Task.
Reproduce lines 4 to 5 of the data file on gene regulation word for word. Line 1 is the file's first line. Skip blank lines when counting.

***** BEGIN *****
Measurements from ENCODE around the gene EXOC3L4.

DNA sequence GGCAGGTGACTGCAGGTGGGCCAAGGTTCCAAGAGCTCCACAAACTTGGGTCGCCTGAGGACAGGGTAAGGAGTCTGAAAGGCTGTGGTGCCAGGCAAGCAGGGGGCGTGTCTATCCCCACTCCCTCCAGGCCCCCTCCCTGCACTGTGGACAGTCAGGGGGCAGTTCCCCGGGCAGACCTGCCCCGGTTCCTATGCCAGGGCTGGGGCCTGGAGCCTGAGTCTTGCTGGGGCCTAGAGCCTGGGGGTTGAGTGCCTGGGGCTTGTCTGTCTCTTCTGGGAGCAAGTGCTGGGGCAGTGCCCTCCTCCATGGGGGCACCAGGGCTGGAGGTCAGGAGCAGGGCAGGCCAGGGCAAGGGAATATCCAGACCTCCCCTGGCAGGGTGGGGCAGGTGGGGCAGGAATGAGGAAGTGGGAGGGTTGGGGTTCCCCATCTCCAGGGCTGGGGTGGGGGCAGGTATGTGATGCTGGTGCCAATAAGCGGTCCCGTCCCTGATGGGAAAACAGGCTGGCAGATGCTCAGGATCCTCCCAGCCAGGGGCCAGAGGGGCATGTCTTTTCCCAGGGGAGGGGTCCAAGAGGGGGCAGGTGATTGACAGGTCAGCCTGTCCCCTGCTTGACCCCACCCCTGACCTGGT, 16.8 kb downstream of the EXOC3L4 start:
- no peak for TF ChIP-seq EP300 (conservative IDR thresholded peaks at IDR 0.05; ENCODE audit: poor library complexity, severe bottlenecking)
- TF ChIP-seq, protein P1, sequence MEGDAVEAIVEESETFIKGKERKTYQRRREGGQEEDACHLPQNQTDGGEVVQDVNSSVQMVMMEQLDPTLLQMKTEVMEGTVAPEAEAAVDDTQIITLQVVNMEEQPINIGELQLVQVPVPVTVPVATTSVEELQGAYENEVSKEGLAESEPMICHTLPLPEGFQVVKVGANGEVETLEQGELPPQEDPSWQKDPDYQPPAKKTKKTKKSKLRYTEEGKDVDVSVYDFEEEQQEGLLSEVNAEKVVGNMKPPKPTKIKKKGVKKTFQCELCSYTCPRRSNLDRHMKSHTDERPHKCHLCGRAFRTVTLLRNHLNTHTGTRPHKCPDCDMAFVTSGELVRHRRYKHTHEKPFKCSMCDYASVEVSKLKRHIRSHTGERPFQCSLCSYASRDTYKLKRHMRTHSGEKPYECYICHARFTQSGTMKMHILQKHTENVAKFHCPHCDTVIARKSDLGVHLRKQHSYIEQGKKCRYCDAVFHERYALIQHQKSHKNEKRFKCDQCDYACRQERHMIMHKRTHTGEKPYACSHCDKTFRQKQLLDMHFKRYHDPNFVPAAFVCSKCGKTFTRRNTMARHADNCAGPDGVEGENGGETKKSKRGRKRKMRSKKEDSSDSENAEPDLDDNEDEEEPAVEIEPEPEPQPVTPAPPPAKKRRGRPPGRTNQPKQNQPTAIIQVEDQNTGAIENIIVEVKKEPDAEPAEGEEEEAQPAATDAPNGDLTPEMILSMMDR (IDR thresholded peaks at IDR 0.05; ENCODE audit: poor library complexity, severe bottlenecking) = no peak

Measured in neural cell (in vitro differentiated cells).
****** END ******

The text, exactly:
- TF ChIP-seq, protein P1, sequence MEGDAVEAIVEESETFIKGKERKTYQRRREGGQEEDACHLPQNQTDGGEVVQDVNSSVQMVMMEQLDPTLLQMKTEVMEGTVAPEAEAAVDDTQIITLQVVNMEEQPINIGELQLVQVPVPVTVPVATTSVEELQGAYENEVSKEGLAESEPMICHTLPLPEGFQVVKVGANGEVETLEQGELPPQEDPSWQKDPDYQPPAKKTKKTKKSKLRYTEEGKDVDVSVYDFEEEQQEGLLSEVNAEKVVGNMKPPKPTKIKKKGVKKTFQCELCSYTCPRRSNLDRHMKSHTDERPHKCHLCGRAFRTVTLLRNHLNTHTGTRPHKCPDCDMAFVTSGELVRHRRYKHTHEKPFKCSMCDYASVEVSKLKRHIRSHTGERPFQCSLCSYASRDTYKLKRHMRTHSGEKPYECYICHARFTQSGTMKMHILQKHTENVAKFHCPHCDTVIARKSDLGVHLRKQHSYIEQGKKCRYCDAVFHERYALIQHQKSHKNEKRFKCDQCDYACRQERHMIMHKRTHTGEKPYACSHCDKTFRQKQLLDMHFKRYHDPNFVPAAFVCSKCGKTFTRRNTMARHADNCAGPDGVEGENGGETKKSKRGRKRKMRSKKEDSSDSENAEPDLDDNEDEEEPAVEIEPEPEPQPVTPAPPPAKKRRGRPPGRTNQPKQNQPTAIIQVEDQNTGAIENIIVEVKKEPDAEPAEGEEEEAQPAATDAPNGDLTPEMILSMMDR (IDR thresholded peaks at IDR 0.05; ENCODE audit: poor library complexity, severe bottlenecking) = no peak

Measured in neural cell (in vitro differentiated cells).